Mick the Ram

Mick the Ram

BBC is 100 years old today as they celebrate centenary of first official radio broadcast

The BBC is today celebrating its 100th birthday, as it was on this day a century ago that the very first daily radio broadcasts began at 6pm on 14 November 1922. On that day a news bulletin that included a court report from the Old Bailey, details of London fog disruption, and billiards scores, were announced to those lucky enough to have a license. The GPO had only issued 30,000 for radio receivers by the time of the BBC’s first transmission.

Military inspired transmissions

In the immediate years after World War One, many former military radio operators used their skills to become amateur radio enthusiasts, picking up transmissions on home-made sets and transmitting their own little “shows” with a mixture of talk and music.  

“2LO Marconi House calling”

Then on 14 November 1922, Arthur Burrows, Director of Programmes at the British Broadcasting Company, launched Britain’s first national radio broadcasting service from Marconi House in the Strand, London. Speaking clearly, with great authority and diction that became so well known as to be rightly classed as iconic, he opened the transmission at 18.00 with a set of tubular bells used to imitate Big Ben. His began his grainy news report by announcing: “’2LO Marconi House London calling” and proceeded to tell those listening about a train crash close King’s Cross Station, the sale of a Shakespearean first folio and the dense fog in London.

He actually read out his report twice, once quickly and then slowly, and asked listeners to give him constructive feedback as to which was the better.

BBC – Burrows Brings Content

The public broadcaster that is known by billions of people all around the globe had actually been formed the previous month, on 18 October, as a private organisation by a group of leading wireless manufacturers, who were interested in producing programmes that would make Britons buy their fancy new receivers.

However, it Burrows who uttered the first words spoken on air for the BBC, which back then stood for the British Broadcasting Company, rather than Corporation as it is now.

News is the stock item

News was the mainstay of programming initially, although that said, these programmes went out only in the evening, to compensate the newspapers who genuinely feared for their future and heavy loss of customers, due to the inception of the broadcasted news bulletins.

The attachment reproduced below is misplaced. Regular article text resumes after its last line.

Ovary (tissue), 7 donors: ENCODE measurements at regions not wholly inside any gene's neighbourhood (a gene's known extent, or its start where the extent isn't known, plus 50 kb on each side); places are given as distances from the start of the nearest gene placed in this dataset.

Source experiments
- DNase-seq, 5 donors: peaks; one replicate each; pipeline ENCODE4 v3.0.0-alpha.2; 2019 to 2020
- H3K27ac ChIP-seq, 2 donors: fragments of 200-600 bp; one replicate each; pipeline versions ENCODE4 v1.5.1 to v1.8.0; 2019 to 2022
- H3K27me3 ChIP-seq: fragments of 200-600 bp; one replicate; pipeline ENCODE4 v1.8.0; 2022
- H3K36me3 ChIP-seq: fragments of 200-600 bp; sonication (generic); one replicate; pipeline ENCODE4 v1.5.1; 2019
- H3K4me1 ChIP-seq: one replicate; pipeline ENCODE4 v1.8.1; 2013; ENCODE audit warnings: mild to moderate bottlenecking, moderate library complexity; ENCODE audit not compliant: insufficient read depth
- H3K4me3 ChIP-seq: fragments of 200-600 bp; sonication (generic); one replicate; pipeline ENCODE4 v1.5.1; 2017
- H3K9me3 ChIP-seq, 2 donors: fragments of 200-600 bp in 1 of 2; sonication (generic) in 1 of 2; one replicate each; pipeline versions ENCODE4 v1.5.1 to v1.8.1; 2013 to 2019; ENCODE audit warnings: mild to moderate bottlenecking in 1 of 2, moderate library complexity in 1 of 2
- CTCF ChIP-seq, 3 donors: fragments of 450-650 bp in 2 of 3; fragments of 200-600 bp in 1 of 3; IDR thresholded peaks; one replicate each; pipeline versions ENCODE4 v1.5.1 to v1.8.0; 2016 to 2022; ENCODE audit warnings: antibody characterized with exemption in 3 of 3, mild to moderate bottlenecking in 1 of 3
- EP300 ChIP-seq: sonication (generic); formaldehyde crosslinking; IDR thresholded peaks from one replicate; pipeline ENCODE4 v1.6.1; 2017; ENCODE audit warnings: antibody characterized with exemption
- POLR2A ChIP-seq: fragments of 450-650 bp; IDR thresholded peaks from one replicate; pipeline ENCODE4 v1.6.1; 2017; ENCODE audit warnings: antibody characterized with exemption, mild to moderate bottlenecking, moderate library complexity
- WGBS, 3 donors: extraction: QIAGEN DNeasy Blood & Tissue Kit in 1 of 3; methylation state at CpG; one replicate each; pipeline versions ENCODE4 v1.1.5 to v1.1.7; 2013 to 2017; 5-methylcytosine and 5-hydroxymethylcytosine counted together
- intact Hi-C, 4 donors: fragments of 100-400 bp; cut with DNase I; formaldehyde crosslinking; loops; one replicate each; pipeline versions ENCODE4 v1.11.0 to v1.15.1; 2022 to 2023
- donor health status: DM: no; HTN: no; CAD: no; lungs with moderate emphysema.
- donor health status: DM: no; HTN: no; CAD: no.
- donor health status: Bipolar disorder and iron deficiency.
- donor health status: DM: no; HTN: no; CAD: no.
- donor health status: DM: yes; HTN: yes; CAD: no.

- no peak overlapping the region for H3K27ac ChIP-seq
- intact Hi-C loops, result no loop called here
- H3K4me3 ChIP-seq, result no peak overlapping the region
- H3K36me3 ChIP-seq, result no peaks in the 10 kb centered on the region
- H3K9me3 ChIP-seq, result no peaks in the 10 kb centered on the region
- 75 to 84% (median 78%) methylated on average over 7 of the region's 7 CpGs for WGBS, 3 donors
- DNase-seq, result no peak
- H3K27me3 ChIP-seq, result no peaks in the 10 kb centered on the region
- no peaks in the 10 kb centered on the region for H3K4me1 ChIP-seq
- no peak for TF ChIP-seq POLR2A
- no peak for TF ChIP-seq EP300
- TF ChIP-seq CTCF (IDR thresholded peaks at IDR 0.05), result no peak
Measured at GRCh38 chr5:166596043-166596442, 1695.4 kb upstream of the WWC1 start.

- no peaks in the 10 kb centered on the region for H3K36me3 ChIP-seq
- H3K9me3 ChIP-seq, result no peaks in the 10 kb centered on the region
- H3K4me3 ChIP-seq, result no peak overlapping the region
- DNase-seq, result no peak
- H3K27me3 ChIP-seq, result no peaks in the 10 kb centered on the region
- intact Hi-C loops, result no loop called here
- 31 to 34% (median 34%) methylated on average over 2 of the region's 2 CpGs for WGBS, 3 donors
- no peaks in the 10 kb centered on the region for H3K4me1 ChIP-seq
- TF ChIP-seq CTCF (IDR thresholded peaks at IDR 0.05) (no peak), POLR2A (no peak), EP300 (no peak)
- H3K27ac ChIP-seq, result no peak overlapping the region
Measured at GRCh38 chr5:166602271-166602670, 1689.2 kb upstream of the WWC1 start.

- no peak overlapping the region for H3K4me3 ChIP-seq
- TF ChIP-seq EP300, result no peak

Lord John Reith became the first boss of the BBC and wanted broadcasting to be taken seriously. He famously said that the company should “inform, educate, entertain” – in that order.

North/South divide even back then

Although the first transmission’s were from London, there were also broadcasts from Manchester, and it was their station 2ZY, which aired the first children’s show called Children’s Hour which was on between 5pm and 6pm every day, to catch the kids as they arrived home from school.

They also introduced the first regular weather forecast. London 2LO was run by the Marconi company. Manchester’s station was operated by Metropolitan-Vickers. Although working for the same organisation, there was even back then the north verses south rivalry.

Television arrives

Television arrived in 1936 with the BBC offering a high-definition service broadcast from Alexandra Palace. Musical comedy star Adèle Dixon took to the studio floor, to sing “Magic Rays of Light” to begin a half-hour variety show, after viewers had endured some short speeches from government officials and BBC chiefs, who apparently liked the sound of their own voice – some things never change!

To avoid “eye strain” take a five hour break!

The Director of Television at that time, Gerald Cock, ruled that there should be breaks between individual programmes in order to “avoid eye strain”, hard to comprehend now, but all very commendable back then, in what was a completely new phenomenon; however, five hours seemed a bit excessive.

He did attempt to justify his decision by saying it also would avoid interfering with viewers’ domestic life, including mealtimes and children’s bed times.

Royal Wedding attracts staggering viewing figures

In 1953 Queen Elizabeth II’s Coronation saw over 20 million people tuning in from around the world. Then in 1967, the first colour broadcast went out when coverage of the Wimbledon Tennis Championships aired. In 1981 a staggering global audience that topped 750 million, watched the royal wedding of Prince Charles and Lady Diana Spencer, making it the most popular programme ever broadcast.

Director General looking towards next 100 years

Current BBC director-general Tim Davie repeated the mission statement of his early predecessor by saying that never has the remit to inform, educate, and entertain been more relevant or needed.

After stating that the broadcasting company had been a beacon of trusted news and programming and a fabric of the UK and one of its key institutions for a century now; he went on to add: “We exist to serve the public – doing that will guide the next 100 years.”


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